By the end of the 18th century a sense of anxiety and crisis began to preoccupy European writers and artists in theor relationship to the past, from antiquity on, which constituted the European intellectual tradition. The grandness of that past could no longer fit into the frame of the present. Artists felt overwhelmed by the magnitude of past heroic accomplishment, its domineering influence, even of their own past accomplishment. Beginning with artists such as Fuseli, this was soon reflected in artistic representation. The partial image, the “crop”, fragmentation, the ruin and mutilation – all expressed nostalgia and grief for the loss of a vanished and unreclaimed totality, a utopian wholeness. Often, as a form of compensation, such feelings were expressed in deliberate destructiveness and this became the new way of seeing: the notion of the modern. The “crop” constituted a distinctively modern view of the world, the essence of modernity itself. This work, which is taken from the Walter Neurath Memorial Lecture, traces these developments as they have been expressed in representations of the human figure fragmented, mutilated and fetishized, by looking at work produced by artists from Neo-classicism to Romanticism and modern art, from Fuseli to the Impressionists, the Post-Impressionists, and beyond.
2016 promete ser probablemente uno de los momentos tecnológicamente más excitantes de las últimas dos décadas, en el que nuevas tecnologías de aceleración digital van a tener un especial impacto en el sector cultural. Las expectativas están altas; los disruptores digitales bien despiertos, con sus armas digitales bien afiladas, y dispuestos a llevarse parte del mercado, en todos los sectores, incluido el cultural. La nueva tecnología digital excita nuestro sueño de alcanzar un objetivo compartido o proyecto de cultura inteligente que marca la temática de esta edición y que hoy nos parece estar rozando ya con la punta de los dedos: nuevas interacciones digitales basadas en la ciencia de los datos y el uso de dispositivos smart que «hackean» nuestros sentidos; deconstrucciones de la obra artística a nuestro gusto y medida; y experiencias culturales amplificadas han dejado de ser expectativa y fantasía para formar parte de una nueva realidad cultural digital, híbrida, interactiva, compartida y proactiva.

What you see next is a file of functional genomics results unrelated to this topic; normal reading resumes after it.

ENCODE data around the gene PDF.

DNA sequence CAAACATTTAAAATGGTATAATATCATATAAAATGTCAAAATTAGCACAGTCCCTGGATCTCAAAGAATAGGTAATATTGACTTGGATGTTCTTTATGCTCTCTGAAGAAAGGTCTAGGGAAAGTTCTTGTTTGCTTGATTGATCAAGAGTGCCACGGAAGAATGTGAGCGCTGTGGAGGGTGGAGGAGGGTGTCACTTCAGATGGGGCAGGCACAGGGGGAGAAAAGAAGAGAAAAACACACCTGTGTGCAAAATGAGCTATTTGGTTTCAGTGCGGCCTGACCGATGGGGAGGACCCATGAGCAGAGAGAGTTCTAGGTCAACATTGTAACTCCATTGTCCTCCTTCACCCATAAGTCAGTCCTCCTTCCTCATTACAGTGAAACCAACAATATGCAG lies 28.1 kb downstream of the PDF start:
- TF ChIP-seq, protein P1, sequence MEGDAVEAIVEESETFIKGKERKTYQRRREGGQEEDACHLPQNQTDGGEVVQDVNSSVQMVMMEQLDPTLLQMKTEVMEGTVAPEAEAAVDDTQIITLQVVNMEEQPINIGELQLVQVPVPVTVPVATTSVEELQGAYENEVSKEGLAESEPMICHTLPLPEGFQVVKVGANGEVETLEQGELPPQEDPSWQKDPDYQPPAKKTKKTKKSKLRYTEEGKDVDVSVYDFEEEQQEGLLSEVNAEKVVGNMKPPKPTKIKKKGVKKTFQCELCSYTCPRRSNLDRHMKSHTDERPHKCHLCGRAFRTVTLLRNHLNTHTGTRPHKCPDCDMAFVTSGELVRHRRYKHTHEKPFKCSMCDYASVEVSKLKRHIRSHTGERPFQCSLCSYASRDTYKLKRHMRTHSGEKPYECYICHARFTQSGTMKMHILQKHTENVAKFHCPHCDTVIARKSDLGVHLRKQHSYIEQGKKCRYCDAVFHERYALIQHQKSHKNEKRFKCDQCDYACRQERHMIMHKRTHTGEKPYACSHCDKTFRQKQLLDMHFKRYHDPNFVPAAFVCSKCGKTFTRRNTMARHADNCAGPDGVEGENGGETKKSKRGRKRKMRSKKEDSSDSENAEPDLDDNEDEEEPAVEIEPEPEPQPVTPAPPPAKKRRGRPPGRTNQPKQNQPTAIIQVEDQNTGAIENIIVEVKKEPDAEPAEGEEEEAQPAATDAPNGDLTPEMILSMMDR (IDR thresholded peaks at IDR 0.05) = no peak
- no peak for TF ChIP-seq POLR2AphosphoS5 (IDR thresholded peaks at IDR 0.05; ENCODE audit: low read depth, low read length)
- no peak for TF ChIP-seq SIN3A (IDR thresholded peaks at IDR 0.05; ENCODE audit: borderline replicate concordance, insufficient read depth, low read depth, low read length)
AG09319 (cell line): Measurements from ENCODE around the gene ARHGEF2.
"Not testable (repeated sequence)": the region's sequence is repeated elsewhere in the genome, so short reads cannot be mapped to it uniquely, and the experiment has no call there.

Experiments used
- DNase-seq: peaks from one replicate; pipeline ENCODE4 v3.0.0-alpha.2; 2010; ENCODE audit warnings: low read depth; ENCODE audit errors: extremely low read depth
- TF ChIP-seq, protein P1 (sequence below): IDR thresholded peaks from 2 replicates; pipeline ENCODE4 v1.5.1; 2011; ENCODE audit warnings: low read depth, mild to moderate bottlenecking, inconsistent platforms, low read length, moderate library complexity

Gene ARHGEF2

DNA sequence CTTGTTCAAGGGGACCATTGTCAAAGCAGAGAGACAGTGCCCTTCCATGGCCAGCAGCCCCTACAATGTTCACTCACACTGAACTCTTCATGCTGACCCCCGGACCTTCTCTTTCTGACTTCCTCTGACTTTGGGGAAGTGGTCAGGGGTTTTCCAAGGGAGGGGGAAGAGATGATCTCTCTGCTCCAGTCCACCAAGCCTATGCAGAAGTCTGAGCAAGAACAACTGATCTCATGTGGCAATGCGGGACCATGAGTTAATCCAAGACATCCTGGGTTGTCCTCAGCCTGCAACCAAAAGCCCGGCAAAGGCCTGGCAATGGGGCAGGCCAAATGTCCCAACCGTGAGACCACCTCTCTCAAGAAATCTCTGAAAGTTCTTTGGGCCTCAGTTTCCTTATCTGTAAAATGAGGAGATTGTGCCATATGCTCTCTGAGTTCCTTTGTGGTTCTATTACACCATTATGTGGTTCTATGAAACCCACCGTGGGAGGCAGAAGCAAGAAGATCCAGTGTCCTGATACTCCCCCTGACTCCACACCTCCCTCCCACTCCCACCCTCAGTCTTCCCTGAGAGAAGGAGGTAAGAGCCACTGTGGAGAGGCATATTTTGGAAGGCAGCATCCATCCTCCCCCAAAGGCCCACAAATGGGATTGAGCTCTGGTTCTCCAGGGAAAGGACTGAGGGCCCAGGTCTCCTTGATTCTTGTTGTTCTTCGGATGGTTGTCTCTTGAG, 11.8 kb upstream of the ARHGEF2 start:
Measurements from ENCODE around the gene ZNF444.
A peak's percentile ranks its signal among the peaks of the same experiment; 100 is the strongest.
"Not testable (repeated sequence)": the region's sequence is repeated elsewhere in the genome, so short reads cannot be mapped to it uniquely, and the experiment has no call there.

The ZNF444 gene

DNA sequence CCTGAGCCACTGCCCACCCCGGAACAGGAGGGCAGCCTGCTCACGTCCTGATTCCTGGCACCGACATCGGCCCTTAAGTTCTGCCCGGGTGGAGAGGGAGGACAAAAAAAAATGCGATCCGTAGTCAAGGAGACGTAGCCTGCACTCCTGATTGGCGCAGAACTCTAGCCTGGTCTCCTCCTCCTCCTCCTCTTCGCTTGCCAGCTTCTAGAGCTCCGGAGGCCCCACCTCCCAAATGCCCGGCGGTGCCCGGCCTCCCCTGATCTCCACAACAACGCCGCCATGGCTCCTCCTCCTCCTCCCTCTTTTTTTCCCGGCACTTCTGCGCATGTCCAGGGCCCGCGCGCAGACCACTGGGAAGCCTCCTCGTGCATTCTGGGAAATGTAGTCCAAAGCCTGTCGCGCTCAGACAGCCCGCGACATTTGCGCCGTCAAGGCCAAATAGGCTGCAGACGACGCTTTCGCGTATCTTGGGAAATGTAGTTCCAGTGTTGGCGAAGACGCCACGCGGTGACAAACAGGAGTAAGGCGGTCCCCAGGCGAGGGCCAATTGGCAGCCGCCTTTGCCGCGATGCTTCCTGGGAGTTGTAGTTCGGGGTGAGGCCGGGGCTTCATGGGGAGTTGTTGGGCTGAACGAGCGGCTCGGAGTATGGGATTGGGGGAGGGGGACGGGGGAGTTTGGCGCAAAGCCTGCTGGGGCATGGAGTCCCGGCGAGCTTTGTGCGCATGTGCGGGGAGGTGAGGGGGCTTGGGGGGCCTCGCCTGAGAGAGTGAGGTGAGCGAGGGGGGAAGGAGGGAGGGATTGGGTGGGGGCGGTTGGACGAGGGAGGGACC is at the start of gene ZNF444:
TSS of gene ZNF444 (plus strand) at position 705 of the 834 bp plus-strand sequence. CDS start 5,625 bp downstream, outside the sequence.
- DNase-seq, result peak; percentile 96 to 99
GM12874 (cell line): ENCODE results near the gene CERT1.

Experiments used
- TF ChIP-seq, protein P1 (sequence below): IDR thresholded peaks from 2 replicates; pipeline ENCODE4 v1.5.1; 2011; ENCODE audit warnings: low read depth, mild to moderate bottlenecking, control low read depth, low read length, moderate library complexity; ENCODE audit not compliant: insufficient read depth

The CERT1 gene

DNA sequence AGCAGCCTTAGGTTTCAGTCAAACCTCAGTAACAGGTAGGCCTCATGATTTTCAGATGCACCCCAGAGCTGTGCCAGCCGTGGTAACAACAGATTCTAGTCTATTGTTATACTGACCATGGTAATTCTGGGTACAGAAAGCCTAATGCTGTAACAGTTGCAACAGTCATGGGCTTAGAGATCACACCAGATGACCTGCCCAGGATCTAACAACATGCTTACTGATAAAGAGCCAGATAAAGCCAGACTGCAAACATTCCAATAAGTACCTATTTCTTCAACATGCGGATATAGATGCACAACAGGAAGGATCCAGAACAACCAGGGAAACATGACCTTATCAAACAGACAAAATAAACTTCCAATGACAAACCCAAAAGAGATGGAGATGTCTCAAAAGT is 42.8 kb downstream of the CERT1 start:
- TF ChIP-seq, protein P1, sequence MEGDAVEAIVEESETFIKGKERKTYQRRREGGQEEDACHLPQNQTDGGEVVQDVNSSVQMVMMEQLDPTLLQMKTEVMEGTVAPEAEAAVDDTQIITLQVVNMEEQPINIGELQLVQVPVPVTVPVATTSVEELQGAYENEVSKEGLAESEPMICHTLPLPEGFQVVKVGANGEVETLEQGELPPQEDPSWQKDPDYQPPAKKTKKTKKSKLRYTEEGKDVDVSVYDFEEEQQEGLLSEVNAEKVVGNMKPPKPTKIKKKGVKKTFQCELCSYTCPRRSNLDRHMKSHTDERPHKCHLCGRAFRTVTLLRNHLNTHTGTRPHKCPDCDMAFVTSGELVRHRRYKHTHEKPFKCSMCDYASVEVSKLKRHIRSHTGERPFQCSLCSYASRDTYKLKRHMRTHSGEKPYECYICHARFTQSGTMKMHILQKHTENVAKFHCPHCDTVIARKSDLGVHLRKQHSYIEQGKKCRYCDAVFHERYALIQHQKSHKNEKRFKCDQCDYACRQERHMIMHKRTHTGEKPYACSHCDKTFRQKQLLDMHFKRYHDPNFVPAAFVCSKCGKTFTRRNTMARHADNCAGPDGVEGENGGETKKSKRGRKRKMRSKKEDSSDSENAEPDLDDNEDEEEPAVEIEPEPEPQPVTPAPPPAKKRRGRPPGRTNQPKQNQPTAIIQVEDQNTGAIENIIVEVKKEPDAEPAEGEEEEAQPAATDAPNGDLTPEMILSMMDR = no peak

About the publication: In this book, Rosa Menkman brings in early information theorists not usually encountered in glitch’s theoretical foundations to refine a signal and informational vocabulary appropriate to glitch’s technological moment(um) and orientations. The book makes sense of recent glitch art and culture: technically, culturally, critically, aesthetically and finally as a genre.
The glitch takes on a different form in relation to noise, failure or the accident. It transitions between artifact and filter; between radical breakages and commodification processes. Menkman shows how we need to be clearer about the relationship between the technical and cultural dimensions of glitch culture. Honing in on the specificities of glitch artifacts within this broader perspective makes it possible to think through some of the more interesting implications of glitched media experience. Using a critical media aesthetic orientation, Menkman addresses the ongoing definitional tensions, paradoxes, and debates that any notion of glitch art as a genre must negotiate, rather than elude.
About the author: Rosa Menkman is a Dutch visualist, theorist and curator, working with glitches, compressions, feedback and other forms of noise artifacts, aiming to contribute to the development of a discourse for glitch art and culture.